The Western U.S. and the Multi-family Sector Hold Strong, but the AIA ABI Slips for Consecutive Months
The title shows my west coast bias and how I don't want most (all?) of the people who read this to panic. Things are OK on the west coast (particularly in the Bay Area). The real headline from the American Institute of Architects (AIA) is that the Architectural Billing Index (ABI), a leading indicator for construction activity by nine to 12 months, is down for consecutive months for the first time since May to June 1012. It fell from 49.8 in November to 48.5 in December 2013. Any figure below 50 shows a contraction in architectural billings (and hence, less building construction down the road). The 48.5 figure for December represents the total U.S. building market as a whole. Breaking the number down by region and sector type tells a nuanced story:
The ABI is essentially being dragged down by the Northeast (and to a lesser extent, the Midwest) and by the Institutional and Commercial/industrial sectors. The AIA's Chief Economist, Kermit Baker, states part of this overall decline in ABI this may be hangover affects from the Federal government shutdown last year. I buy that, particularly for Institutional projects (schools, college campuses, corrections facilities). But it doesn't explain why the West is showing continued strength. My hope is that things are just temporaily slow in the Northeast and Midwest due to the harsh winter and people working less. I guess we'll find out in the spring. Commercial construction continues to face headwinds in retail (malls are dying a slow death) and office (relatively high unemployment means less need for offices).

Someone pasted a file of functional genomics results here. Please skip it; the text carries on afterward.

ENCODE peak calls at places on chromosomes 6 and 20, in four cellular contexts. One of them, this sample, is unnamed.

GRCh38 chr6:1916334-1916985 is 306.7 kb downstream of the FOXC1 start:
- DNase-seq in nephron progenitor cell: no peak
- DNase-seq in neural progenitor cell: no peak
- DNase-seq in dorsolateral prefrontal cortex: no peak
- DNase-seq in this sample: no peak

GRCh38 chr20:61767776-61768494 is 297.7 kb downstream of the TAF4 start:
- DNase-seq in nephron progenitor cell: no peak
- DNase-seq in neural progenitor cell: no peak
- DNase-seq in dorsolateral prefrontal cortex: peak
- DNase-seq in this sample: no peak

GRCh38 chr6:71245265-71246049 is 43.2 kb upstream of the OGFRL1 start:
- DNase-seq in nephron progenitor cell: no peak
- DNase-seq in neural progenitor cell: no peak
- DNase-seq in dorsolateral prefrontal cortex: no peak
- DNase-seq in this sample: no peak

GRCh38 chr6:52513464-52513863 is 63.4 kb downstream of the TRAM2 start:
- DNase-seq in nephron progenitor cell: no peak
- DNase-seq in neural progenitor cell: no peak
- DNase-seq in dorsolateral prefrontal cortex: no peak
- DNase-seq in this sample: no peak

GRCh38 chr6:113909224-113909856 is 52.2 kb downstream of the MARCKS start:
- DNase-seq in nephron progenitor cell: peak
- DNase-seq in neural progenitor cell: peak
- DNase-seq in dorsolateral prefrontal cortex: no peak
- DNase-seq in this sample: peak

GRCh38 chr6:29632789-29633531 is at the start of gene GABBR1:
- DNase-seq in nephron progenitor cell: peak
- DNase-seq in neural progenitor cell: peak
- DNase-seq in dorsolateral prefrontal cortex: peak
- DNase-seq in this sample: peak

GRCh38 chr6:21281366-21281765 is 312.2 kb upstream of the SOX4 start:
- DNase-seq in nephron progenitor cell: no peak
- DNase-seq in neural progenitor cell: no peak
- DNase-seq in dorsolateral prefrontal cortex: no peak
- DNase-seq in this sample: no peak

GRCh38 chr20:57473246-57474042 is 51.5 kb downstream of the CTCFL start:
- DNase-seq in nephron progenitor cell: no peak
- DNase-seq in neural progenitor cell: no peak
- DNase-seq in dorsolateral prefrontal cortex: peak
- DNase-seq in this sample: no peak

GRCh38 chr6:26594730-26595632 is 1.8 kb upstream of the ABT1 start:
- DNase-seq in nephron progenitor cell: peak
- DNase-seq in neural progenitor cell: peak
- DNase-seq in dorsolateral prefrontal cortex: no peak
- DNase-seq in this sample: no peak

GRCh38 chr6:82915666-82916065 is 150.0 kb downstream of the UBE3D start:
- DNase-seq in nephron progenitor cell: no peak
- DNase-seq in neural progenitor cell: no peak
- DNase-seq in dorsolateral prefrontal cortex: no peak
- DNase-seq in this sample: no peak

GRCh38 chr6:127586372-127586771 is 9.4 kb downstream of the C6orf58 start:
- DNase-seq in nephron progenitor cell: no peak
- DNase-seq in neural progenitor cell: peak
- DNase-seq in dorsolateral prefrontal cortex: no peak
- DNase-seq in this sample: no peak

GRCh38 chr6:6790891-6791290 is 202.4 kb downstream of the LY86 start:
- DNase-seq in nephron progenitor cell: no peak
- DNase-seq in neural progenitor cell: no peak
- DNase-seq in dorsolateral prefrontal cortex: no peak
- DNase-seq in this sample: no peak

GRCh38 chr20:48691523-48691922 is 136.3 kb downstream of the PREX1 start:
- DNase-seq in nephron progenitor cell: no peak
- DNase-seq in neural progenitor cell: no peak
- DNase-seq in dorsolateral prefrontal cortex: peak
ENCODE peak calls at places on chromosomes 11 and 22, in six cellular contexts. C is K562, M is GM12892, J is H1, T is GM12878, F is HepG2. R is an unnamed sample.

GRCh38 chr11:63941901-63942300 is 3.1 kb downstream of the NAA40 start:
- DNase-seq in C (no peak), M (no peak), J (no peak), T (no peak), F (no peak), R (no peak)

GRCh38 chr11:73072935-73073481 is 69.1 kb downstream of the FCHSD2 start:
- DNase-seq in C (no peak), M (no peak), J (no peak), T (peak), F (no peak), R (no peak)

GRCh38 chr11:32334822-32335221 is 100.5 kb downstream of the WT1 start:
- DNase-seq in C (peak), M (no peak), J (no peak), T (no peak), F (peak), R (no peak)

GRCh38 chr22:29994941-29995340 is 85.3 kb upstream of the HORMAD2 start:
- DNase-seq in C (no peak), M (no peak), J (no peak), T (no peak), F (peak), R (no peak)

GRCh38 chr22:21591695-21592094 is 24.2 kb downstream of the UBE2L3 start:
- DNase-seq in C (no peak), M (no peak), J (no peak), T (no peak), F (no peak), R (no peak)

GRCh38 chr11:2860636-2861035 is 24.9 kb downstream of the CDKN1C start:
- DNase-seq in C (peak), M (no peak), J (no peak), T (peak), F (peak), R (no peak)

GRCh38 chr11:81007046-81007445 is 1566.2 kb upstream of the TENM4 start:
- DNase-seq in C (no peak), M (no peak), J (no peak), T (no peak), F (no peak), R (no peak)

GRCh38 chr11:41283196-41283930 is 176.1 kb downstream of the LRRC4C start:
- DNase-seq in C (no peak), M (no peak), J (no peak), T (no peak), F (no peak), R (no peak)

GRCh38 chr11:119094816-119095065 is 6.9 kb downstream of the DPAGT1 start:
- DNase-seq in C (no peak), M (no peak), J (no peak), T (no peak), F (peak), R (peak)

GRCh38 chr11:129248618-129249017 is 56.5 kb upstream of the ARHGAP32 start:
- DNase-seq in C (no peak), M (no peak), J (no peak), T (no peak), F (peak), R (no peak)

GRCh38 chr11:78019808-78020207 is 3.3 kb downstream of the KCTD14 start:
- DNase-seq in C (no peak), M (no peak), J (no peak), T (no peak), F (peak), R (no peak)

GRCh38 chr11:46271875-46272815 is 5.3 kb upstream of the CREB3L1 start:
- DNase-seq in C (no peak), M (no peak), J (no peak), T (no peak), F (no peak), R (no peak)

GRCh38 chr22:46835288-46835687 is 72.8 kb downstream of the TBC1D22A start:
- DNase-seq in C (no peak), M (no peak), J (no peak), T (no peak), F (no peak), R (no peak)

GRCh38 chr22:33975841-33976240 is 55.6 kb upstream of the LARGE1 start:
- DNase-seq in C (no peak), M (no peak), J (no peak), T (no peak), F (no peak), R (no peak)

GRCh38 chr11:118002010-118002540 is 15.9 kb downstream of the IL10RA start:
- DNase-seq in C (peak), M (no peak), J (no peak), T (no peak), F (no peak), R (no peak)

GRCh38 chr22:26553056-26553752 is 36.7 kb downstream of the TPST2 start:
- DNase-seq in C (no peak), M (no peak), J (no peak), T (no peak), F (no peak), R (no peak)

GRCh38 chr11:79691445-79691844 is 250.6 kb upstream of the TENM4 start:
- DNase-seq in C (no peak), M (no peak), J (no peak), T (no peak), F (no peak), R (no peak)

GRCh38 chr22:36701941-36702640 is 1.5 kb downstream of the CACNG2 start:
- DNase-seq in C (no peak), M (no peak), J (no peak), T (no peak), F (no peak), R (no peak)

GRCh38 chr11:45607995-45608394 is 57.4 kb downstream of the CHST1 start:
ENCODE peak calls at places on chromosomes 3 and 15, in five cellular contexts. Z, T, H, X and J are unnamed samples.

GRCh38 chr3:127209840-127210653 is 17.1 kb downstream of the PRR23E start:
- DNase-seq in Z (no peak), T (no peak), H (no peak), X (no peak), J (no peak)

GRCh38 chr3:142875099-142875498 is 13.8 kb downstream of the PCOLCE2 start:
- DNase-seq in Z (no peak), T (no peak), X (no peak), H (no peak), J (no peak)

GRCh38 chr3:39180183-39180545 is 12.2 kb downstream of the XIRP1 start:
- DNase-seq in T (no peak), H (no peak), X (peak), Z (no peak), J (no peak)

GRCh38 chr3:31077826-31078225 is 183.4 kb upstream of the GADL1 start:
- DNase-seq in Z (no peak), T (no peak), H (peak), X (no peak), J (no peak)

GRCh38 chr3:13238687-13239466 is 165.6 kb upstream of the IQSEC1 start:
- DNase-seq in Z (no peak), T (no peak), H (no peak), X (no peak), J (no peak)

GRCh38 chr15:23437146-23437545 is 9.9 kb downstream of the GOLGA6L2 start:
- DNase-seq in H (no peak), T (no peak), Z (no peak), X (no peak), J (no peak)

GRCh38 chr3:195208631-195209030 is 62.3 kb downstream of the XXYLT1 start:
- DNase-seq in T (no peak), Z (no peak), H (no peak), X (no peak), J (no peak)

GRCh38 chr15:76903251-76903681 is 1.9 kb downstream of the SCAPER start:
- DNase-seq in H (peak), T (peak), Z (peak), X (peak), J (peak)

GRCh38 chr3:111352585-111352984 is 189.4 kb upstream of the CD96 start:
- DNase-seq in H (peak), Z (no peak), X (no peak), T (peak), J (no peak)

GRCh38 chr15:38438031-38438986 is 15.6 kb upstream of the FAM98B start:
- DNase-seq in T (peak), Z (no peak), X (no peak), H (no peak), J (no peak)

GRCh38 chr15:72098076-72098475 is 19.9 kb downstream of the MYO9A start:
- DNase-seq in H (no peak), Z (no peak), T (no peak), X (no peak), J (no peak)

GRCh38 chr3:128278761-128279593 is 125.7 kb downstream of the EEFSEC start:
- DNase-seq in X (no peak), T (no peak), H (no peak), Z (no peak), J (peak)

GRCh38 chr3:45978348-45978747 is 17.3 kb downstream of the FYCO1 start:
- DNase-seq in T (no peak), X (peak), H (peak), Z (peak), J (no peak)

One last thing: building construction is highly dependent on local markets. Some cities are up, others are down. Same goes for sectors. This adds to the volatility of the regional numbers, which snowball into volatility in the national number, as the figure below from Bill McBride at the Calculated Risk Blog so elegantly demonstrates:
The recent slide in ABI is not encouraging, but keep it in perspective. The design/construction is volatile, and it's more important to keep an eye on your respective market.
To read the full AIA press release, click here.